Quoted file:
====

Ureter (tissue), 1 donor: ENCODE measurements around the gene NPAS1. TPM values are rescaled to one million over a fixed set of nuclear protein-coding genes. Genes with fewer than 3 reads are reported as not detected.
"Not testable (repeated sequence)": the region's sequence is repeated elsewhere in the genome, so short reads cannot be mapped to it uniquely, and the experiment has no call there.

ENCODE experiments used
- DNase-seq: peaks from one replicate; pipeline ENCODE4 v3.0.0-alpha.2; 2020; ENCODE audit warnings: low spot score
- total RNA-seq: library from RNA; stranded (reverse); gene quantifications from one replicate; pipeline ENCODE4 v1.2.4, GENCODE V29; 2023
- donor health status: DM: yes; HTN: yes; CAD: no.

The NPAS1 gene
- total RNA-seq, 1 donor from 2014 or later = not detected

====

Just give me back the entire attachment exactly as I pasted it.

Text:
Ureter (tissue), 1 donor: ENCODE measurements around the gene NPAS1. TPM values are rescaled to one million over a fixed set of nuclear protein-coding genes. Genes with fewer than 3 reads are reported as not detected.
"Not testable (repeated sequence)": the region's sequence is repeated elsewhere in the genome, so short reads cannot be mapped to it uniquely, and the experiment has no call there.

ENCODE experiments used
- DNase-seq: peaks from one replicate; pipeline ENCODE4 v3.0.0-alpha.2; 2020; ENCODE audit warnings: low spot score
- total RNA-seq: library from RNA; stranded (reverse); gene quantifications from one replicate; pipeline ENCODE4 v1.2.4, GENCODE V29; 2023
- donor health status: DM: yes; HTN: yes; CAD: no.

The NPAS1 gene
- total RNA-seq, 1 donor from 2014 or later = not detected